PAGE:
b) Embodiments which did not comply with the definition of claim 1 were not covered irrespective of the rotor speeds, dispersant amounts and dispersant and pigment concentrations; these features were not used to define the claimed invention. The skilled person could thus reproduce the invention by using the examples and the common knowledge. In decisions T 409/91 and T 226/85, reproducibility of the inventions was denied but they referred to claims in which the disputed feature - contrary to the present case - was in the wording of the claims.
c) Document (2) was to be considered as the closest prior art. Document (17) aimed at rapidly preparing fine pigments but did not mention any improved properties for pigment dispersions.
d) Document (8) was considered the closest prior art with respect to carbon black pigments but did not disclose a two-step dispersion treatment using successively a media mill and a media-less mill.
e) A technical effect was shown by the experimental results of documents (15), (16), (21) and (21a) compared to the disclosures of document (2) and (8).
f) If document (17) was to be considered as the closest prior art, then there was no motivation to combine its teaching with the teaching of documents (2) or (8).
VI. With a letter of 19 August 2014 the appellant informed the board that it would not be attending the oral proceedings scheduled for 8 September 2014.
VII. The appellant requested in writing that the decision of the first instance be set aside and the patent revoked.
VIII. The respondent requested, as a main request, that the appeal be dismissed, or alternatively, that the decision under appeal be set aside and the patent maintained upon the basis of the claims of any of auxiliary requests 1 - 5, filed under cover of a letter dated 5 September 2013.
IX. At the end of the oral proceedings, the decision of the board was announced.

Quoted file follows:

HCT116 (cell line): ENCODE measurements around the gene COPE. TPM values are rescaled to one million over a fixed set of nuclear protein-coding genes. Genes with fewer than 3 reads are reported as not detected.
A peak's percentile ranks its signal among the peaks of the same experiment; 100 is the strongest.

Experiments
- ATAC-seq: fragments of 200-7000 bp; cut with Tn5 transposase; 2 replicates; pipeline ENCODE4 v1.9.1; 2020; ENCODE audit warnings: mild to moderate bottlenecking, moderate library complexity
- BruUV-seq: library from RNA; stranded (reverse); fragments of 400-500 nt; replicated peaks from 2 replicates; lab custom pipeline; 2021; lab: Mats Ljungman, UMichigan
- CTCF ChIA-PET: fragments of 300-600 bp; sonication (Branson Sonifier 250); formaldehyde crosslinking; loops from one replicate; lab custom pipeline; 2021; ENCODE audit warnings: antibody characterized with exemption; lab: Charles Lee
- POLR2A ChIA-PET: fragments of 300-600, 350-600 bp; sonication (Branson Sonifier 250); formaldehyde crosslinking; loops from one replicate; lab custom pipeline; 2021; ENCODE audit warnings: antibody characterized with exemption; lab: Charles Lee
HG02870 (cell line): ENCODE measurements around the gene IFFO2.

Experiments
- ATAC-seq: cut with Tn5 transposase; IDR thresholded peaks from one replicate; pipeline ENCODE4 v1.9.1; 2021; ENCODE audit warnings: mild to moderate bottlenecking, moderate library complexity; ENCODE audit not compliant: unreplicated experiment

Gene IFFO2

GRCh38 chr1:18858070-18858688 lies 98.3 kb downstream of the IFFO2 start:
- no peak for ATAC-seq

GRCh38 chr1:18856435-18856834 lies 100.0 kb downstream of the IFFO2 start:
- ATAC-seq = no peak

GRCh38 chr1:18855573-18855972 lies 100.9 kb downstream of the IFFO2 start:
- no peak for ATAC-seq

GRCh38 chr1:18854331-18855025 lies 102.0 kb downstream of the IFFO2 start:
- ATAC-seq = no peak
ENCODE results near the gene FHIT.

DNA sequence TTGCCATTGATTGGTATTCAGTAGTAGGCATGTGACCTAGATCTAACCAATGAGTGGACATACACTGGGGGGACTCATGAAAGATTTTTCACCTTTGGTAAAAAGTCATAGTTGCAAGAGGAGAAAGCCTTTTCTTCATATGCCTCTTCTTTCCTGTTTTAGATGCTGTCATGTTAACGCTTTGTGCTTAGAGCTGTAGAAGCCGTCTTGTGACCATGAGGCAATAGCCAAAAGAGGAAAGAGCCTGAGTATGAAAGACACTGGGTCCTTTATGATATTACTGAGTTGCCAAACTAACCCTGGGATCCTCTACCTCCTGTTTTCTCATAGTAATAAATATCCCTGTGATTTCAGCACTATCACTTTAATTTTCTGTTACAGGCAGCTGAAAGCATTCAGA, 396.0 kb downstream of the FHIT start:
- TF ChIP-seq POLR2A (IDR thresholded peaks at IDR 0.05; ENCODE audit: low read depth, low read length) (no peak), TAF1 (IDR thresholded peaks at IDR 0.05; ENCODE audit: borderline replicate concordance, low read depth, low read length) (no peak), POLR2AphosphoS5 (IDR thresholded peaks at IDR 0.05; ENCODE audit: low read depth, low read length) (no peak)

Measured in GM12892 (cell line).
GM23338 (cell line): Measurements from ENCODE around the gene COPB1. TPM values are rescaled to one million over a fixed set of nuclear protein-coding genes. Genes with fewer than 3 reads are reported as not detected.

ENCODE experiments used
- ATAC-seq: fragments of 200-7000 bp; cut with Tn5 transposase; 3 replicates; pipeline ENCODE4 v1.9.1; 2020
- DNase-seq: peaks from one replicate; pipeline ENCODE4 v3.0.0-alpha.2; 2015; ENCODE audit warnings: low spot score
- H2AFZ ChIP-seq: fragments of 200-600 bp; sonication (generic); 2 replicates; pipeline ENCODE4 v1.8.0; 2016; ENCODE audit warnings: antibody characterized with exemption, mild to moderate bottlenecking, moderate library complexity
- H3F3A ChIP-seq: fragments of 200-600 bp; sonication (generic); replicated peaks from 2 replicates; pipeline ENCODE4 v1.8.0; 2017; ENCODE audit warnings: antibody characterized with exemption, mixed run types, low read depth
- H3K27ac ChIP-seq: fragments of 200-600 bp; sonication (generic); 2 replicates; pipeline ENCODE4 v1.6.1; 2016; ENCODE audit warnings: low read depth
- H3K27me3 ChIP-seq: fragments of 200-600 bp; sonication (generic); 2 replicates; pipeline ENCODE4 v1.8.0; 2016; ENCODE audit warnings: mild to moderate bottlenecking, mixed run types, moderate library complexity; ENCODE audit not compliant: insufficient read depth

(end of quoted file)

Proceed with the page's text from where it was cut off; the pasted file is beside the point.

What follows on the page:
Reasons for the Decision
1. The appeal is admissible.
2. Article 100 b) EPC
2.1 Decision T 409/91 cited by the appellant to support its argument notably differs from the present case. The subject-matter of claim 1 was a distillate, thus a compound and not a process. Moreover, the description contained examples which showed that the repetition of one example did not lead to a reproducible result. In the current case, the description contains several examples in Table 1 from which it can be taken that the process of claim 1 leads to pigment compositions having the particle size and the standard deviation in accordance with the wording of claim 1. In the absence of any contrary results from the appellant which has the burden of proof, the board has no reason to doubt the validity of these results.
Similarly, in decision T 226/85, the appellants (opponents) had filed experimental results which demonstrated that the claimed invention was not reproducible over the whole scope. In the present case, the appellant did not provide any evidence which could support its argument.
2.2 The appellant also argued that the description failed to show that the process was reproducible for all rotors, speeds, all dispersant amounts, all dispersants and all pigment concentrations. The appellant also held that the content of the patent itself (see , , [0046-47] and  provided concrete evidence of the lack of reproducibility of the claimed process.
2.2.1 The board cannot concur with the appellant's argument.  recites how the average particle diameter and the standard deviation of particle diameter can be controlled. Although no specific values are mentioned in this paragraph as to the temperature of the liquid to be dispersed, the speed of the rotor, the dispersing time.., the description contains specific examples which are taken into consideration by the person skilled in the art when trying to vary these different parameters. A similar reasoning is applicable for the content of , which relates to the amount of dispersant for the making of the inkjet ink. In [0046-47], the description justifies the choice and the nature of the preferred dispersant and in , the choice of the range representing the amount of pigment in the said dispersant is also mentioned. The board does not see in these paragraphs anything which could be considered as a concrete evidence of a lack of reproducibility. On the contrary, the board is convinced that in the light of all this information the skilled person is able to carry out the invention as defined in the main request in its entirety without undue burden.
2.3 As a consequence, the ground for opposition according to Article 100(b) EPC does not prejudice the maintenance of the patent on the basis of the main request.
3. Novelty is no longer objected to by the appellant and the board sees no reason to do so. Novelty of the claimed matter is thus acknowledged.
4. Inventive step
Closest prior art